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Hutchison's Rotterdam CT denies hold up, says Hanjin boxes move out well

HUTCHISON's Europe Container Terminals (ECT) in Rotterdam, the main terminal for near-bankrupt Hanjin Shipping has denied claims that several thousand Hanjin containers are stuck awaiting release because of difficult release procedures and/or unreasonable fees. 

Hutchison's Rotterdam CT denies hold up, says Hanjin boxes move out well

HUTCHISON's Europe Container Terminals (ECT) in Rotterdam, the main terminal for near-bankrupt Hanjin Shipping has denied claims that several thousand Hanjin containers are stuck awaiting release because of difficult release procedures and/or unreasonable fees. 

Hutchison's Rotterdam CT denies hold up, says Hanjin boxes move out well
03 October 2016 - 21:49

Hutchison's Rotterdam CT denies hold up, says Hanjin boxes move out well
HUTCHISON's Europe Container Terminals (ECT) in Rotterdam, the main terminal for near-bankrupt Hanjin Shipping has denied claims that several thousand Hanjin containers are stuck awaiting release because of difficult release procedures and/or unreasonable fees. 
"The reports are not right," a spokesman for ECT told Lloyd's Loading List. "Containers can be and are picked up in accordance with a mutually agreed procedure between ECT and organisations representing shippers and logistics service providers.
"Hanjin containers are collected continuously. The procedure works and we are in the middle of the process," he said.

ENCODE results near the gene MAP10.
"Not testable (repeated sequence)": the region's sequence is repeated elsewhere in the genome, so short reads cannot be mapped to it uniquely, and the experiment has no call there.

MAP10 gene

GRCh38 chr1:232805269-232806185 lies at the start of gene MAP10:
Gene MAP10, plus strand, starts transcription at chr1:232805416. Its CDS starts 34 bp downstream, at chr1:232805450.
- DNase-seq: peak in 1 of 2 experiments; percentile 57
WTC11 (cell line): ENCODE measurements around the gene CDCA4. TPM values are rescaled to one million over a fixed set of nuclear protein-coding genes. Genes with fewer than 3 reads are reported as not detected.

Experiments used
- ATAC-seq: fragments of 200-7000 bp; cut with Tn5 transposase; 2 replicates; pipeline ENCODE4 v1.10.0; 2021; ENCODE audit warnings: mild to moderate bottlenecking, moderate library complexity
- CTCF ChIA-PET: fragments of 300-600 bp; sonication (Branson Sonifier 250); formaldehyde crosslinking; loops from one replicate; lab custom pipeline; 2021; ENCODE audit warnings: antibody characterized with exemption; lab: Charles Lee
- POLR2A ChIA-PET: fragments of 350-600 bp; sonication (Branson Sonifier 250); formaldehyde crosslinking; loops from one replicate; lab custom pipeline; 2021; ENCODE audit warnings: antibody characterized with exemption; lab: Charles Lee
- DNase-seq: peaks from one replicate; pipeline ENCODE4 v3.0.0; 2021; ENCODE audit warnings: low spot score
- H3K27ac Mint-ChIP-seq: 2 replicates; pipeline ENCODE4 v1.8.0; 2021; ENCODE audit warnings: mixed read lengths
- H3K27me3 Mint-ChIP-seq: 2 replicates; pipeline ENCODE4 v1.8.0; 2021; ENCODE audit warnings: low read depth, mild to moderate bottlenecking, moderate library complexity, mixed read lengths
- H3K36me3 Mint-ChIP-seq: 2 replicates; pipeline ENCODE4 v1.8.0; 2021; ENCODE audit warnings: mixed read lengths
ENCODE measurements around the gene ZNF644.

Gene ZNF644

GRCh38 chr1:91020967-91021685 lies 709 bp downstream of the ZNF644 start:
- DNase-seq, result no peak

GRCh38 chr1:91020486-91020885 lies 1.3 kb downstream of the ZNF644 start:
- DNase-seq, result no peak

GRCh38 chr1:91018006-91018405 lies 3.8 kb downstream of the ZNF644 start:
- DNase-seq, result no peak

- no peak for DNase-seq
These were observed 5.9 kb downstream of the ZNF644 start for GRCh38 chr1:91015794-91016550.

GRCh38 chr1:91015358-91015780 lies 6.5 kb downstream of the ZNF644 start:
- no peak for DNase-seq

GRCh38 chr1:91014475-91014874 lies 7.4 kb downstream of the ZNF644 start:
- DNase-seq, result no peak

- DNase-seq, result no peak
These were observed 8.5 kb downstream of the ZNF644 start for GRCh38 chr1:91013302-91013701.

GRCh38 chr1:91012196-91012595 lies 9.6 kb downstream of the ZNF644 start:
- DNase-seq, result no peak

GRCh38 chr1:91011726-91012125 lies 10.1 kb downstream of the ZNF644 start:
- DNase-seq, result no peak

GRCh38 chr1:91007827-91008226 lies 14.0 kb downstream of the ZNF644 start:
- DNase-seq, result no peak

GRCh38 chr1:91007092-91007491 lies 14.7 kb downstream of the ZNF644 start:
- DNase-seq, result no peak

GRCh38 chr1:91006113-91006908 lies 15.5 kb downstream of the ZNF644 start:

Earlier, a Dutch court ruled in favour of shipper and freight forwarding associations against ECT, pronouncing fixed release fees of EUR€1,000 (US$1,123) to EUR€1,500 being applied by ECT on Hanjin Shipping containers held at the terminal as unlawful.
Shortly after the judgement, ECT and Dutch trade bodies EVO (shippers), Fenex (forwarding and logistics), TLN (transport and logistics) and Fenedex (exporters) "reached consensus on the release of Hanjin containers' with substantially lowered fees for the release of containers agreed for members of those associations. 
ECT said the parties recognised that this was an "exceptional situation - a major shipping line encountering these kinds of problems" that had led to additional costs.
"The parties have agreed to a procedure in which all the stakeholders bear part of the extra burden," ECT said at the time. "This essentially ensures that the cargo flow will remain moving. A time-consuming and costly process has been avoided for those parties waiting for their cargo." 
A major factor in the "'consensus" appears to be that ECT agreed to reduce fixed release fees on Hanjin Shipping containers, with the tariffs for collecting a container dropped to EUR€500 for a dry van container and EUR€600 for specials such as reefer and tank containers. 
A security deposit is also required until the return of the stripped container of €EUR1,000 for a dry van container and €EUR5,000 for specials such as reefer and tank containers.
Said European Shippers Council (ESC) spokesman Raymond Mens: "It is true that we've had thousands of containers immobilised in Rotterdam. However, about two weeks ago, the Dutch Shippers Association and other business organisations reached an agreement with ECT."

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